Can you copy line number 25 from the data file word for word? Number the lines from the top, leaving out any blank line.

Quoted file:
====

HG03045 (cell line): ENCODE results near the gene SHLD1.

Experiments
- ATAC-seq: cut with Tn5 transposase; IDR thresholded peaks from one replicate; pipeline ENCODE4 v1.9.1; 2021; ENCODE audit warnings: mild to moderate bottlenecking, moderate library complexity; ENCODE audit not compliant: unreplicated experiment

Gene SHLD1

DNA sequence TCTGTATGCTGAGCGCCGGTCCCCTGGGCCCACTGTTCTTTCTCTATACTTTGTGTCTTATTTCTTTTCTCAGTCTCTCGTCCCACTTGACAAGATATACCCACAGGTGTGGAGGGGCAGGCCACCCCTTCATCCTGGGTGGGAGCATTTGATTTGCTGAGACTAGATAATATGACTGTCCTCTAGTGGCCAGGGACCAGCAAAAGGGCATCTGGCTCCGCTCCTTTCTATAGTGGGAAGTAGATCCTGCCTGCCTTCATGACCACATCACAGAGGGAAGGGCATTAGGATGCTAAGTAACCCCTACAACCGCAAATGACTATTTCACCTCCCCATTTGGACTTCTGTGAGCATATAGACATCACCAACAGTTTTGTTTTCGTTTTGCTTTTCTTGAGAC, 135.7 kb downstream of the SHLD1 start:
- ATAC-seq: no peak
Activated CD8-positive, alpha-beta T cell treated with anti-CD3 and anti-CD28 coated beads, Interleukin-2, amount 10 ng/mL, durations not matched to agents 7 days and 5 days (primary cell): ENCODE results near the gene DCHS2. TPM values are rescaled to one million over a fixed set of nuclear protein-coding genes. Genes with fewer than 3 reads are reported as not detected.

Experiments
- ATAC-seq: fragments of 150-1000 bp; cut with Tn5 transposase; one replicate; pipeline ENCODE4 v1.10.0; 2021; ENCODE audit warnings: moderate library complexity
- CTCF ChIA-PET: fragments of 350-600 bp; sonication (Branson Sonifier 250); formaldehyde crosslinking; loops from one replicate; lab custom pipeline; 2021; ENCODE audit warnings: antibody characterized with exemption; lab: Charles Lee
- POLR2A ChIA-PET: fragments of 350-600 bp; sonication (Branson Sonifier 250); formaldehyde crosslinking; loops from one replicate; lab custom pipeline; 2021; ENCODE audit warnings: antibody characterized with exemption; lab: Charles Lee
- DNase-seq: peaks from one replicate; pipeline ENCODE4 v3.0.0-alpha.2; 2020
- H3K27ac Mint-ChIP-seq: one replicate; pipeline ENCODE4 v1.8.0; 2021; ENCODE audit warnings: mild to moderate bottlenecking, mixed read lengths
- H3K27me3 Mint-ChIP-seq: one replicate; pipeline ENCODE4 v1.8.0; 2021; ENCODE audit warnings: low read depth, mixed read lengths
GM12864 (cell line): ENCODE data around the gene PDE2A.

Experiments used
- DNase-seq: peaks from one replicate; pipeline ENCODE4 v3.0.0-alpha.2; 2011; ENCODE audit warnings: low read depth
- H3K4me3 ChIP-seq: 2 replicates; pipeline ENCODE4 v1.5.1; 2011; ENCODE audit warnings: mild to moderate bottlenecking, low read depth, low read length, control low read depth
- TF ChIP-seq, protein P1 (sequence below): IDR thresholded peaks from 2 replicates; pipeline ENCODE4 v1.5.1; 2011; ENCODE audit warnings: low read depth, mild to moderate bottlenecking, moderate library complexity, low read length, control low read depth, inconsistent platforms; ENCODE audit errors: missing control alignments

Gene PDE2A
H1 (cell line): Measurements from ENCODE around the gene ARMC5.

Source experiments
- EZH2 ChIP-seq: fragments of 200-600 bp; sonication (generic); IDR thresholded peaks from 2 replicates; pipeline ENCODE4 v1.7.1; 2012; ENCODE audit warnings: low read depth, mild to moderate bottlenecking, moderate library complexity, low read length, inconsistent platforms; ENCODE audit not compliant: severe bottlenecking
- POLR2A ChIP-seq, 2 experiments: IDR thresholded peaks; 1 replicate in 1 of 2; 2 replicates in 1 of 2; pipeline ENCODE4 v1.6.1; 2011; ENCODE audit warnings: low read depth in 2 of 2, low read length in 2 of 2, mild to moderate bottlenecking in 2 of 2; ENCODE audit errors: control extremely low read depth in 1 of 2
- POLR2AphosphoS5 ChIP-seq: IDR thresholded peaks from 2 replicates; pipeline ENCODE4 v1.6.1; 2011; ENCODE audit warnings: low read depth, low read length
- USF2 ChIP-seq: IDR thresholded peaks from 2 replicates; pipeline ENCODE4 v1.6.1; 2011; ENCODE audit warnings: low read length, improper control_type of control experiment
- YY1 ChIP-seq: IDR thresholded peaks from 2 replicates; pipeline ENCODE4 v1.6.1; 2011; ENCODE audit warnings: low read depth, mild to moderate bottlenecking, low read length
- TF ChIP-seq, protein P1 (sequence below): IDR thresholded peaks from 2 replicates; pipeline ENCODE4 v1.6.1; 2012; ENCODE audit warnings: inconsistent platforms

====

- POLR2AphosphoS5 ChIP-seq: IDR thresholded peaks from 2 replicates; pipeline ENCODE4 v1.6.1; 2011; ENCODE audit warnings: low read depth, low read length